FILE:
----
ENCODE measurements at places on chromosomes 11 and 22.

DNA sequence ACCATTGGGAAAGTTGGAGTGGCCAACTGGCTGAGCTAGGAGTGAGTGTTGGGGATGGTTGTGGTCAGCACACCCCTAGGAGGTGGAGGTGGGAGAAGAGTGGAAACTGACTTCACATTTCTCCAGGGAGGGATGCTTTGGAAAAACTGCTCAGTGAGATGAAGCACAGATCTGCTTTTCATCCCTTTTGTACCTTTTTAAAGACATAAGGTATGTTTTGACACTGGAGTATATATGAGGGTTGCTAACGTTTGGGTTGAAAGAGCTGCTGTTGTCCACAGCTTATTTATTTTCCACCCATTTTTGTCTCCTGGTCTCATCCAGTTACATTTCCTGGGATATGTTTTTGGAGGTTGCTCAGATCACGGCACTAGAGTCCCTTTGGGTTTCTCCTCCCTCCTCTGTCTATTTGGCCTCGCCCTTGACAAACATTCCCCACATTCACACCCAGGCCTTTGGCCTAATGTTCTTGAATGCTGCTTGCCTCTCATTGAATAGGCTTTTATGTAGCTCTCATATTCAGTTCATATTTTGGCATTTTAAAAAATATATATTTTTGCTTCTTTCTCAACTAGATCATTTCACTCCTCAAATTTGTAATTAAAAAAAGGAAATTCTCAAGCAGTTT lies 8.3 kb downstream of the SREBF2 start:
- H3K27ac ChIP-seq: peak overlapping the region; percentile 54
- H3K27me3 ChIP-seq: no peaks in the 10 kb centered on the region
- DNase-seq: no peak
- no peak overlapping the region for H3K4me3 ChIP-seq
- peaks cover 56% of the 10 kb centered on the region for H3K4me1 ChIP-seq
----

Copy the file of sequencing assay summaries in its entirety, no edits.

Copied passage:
ENCODE measurements at places on chromosomes 11 and 22.

DNA sequence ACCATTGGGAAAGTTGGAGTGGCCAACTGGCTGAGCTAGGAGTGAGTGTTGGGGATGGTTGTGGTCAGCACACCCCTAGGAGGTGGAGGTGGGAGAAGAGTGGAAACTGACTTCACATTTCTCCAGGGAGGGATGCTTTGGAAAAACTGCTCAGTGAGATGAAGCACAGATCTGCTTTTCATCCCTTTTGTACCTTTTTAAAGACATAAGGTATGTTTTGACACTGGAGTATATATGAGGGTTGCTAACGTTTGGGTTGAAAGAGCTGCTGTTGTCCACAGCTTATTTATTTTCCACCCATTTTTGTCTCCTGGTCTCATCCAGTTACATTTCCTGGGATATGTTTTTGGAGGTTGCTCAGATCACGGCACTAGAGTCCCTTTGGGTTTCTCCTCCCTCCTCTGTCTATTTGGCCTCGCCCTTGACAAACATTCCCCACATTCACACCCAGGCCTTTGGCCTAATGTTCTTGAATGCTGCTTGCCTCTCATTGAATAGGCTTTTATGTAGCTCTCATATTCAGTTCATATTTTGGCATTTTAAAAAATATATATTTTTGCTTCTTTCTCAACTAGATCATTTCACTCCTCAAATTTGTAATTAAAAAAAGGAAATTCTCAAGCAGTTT lies 8.3 kb downstream of the SREBF2 start:
- H3K27ac ChIP-seq: peak overlapping the region; percentile 54
- H3K27me3 ChIP-seq: no peaks in the 10 kb centered on the region
- DNase-seq: no peak
- no peak overlapping the region for H3K4me3 ChIP-seq
- peaks cover 56% of the 10 kb centered on the region for H3K4me1 ChIP-seq